That is the highest level of enrichment acknowledged by Iran and one that experts say could be turned into warhead grade in a matter of months.
In an interview with the Kuwaiti news agency KUNA that was released by the Foreign Ministry on Tuesday, Sergey Lavrov said that "for the first time in many years" there are encouraging signs in international efforts to resolve the Iranian nuclear dispute.
He said Iran has confirmed that it is ready to halt production of uranium enriched to 20 percent. He did not give details, but said the sextet of international negotiators should make "substantial reciprocal steps."
In the interview, Lavrov did not say which Iranian officials had expressed the willingness to pull back on enrichment and when the position was made known. The interview was released a day after Iran's president-elect Hasan Rowhani promised a "path of moderation" that includes greater openness on Tehran's nuclear program and overtures to Washington.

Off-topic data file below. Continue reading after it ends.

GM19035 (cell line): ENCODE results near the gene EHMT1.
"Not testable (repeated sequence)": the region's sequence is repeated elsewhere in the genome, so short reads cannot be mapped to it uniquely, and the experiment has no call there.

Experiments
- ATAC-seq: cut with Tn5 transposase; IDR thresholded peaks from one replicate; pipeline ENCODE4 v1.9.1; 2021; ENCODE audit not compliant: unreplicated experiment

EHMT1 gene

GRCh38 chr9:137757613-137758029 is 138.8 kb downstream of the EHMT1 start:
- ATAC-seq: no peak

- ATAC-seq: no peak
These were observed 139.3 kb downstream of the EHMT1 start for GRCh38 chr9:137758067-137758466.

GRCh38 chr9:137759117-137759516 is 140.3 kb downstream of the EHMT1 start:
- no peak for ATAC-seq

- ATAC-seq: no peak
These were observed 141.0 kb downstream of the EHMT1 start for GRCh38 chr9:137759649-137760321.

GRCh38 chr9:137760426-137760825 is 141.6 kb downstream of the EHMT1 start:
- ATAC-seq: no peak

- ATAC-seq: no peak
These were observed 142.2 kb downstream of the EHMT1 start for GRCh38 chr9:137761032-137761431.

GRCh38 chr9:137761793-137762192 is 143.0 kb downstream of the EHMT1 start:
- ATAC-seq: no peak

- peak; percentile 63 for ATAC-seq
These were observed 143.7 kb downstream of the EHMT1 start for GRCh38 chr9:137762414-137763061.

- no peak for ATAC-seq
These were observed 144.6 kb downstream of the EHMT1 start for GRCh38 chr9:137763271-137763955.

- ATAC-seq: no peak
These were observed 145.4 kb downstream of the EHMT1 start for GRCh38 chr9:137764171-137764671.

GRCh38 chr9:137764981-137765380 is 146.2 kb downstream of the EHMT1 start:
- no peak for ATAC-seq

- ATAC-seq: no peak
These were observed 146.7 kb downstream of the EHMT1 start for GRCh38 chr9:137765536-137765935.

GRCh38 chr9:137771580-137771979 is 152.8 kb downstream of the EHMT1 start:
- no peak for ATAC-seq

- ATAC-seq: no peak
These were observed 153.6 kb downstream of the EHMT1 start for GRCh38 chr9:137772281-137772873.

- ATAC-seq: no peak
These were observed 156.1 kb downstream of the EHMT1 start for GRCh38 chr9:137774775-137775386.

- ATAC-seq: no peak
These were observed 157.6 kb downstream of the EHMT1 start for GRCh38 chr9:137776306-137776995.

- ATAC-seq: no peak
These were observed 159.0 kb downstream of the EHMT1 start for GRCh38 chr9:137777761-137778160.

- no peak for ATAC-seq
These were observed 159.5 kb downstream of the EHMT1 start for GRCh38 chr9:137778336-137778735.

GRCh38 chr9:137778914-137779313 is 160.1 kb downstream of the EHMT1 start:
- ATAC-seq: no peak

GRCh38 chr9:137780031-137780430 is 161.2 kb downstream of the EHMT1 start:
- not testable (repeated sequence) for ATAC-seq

But Rowhani also said Iran would not halt uranium enrichment. That could indicate Iran would be satisfied to continue the relatively low-level enrichment needed for fuel rods in the reactor at its atomic energy plant in Bushehr.
Over the past year, the international community has imposed heavy economic sanctions on Iran, hoping they would be so painful that the Islamic republic's clerical regime would slow its nuclear program.
"The international community should respond appropriately to the constructive moves by the Iranian side, including step-by-step halting and cancellation of sanctions -- unilateral ones and those enacted by the UN Security Council," Lavrov said.
Any halt in 20-percent enrichment would be a significant concession by Iran, but it would not necessarily mean any drawdown in enrichment capabilities; the labs could concentrate on lower-grade fuel. The 20-percent enriched material is used in Iran's research reactor and is many steps closer to warhead-grade uranium than the type used in energy reactors.